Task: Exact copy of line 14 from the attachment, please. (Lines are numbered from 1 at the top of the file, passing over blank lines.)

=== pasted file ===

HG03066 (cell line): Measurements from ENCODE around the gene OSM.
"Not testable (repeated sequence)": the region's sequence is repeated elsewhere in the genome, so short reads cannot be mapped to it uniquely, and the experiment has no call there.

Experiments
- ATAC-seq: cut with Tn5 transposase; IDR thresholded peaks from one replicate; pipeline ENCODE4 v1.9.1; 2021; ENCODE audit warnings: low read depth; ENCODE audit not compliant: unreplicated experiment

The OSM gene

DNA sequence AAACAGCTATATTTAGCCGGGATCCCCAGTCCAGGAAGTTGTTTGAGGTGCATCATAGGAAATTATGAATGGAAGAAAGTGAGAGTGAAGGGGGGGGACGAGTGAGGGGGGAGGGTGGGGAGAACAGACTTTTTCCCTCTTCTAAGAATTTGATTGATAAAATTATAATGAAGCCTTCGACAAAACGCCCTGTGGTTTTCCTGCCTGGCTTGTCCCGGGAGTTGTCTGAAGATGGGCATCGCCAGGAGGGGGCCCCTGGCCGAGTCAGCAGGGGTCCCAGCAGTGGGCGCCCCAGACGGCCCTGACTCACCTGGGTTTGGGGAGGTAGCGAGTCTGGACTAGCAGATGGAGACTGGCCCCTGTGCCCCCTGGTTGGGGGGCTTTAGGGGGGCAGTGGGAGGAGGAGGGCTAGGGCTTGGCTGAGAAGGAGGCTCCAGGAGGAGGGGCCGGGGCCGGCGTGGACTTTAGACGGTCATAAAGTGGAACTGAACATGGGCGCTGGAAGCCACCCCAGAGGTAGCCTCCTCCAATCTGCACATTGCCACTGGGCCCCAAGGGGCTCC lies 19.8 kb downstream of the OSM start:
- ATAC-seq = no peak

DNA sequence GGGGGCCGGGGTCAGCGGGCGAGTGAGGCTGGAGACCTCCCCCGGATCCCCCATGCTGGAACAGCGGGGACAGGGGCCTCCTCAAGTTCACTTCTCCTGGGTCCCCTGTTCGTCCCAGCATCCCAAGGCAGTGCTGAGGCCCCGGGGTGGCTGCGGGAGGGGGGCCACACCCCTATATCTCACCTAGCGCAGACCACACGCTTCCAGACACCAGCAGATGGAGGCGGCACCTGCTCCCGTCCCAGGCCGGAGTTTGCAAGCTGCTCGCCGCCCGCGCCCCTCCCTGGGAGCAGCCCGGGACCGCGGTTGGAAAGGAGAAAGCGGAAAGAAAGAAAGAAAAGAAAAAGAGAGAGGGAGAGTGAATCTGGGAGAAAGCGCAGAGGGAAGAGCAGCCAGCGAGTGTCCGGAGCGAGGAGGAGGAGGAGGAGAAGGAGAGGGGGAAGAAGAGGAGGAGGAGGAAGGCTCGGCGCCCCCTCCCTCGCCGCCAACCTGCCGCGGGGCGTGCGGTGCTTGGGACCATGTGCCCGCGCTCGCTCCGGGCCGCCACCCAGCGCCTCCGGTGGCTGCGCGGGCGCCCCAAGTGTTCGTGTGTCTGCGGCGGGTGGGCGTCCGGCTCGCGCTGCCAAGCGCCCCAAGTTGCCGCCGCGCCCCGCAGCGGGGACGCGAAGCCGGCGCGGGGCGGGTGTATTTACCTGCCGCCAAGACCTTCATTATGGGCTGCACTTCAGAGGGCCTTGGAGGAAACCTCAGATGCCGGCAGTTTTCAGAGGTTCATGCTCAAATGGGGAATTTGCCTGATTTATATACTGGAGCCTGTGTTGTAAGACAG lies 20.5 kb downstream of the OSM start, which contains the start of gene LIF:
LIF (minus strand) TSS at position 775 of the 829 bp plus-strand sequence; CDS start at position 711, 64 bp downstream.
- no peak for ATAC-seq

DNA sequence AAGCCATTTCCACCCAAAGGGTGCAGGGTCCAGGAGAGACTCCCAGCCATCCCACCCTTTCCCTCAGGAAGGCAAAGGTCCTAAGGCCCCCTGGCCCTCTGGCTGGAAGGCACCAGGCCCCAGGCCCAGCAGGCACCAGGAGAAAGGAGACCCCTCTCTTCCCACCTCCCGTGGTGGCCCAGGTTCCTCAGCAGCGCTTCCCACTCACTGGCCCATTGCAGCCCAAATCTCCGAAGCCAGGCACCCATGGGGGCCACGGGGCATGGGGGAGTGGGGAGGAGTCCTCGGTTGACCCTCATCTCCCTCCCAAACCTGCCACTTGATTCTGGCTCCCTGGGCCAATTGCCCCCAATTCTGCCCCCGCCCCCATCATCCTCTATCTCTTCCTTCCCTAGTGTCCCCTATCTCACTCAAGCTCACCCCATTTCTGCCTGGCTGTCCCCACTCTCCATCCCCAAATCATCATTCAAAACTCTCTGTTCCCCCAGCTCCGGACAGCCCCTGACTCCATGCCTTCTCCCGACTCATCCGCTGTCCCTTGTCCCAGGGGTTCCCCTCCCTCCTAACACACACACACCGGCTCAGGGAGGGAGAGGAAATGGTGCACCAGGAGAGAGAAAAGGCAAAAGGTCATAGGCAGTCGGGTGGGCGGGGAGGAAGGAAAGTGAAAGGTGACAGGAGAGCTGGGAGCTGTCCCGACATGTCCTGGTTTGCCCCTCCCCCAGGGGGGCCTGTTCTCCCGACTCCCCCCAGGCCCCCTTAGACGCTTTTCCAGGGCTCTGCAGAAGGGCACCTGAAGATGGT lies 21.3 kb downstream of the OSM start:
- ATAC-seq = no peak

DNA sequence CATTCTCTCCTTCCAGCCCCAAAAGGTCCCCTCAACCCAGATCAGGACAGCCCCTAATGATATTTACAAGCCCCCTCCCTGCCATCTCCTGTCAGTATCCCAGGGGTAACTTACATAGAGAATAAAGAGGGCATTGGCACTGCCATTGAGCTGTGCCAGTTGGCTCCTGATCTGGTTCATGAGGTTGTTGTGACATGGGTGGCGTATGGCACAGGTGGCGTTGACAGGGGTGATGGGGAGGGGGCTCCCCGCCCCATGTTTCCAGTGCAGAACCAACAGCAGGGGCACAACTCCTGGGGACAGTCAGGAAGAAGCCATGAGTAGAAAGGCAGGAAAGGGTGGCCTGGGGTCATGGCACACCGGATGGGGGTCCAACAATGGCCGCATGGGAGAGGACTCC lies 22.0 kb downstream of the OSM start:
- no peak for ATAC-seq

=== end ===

- no peak for ATAC-seq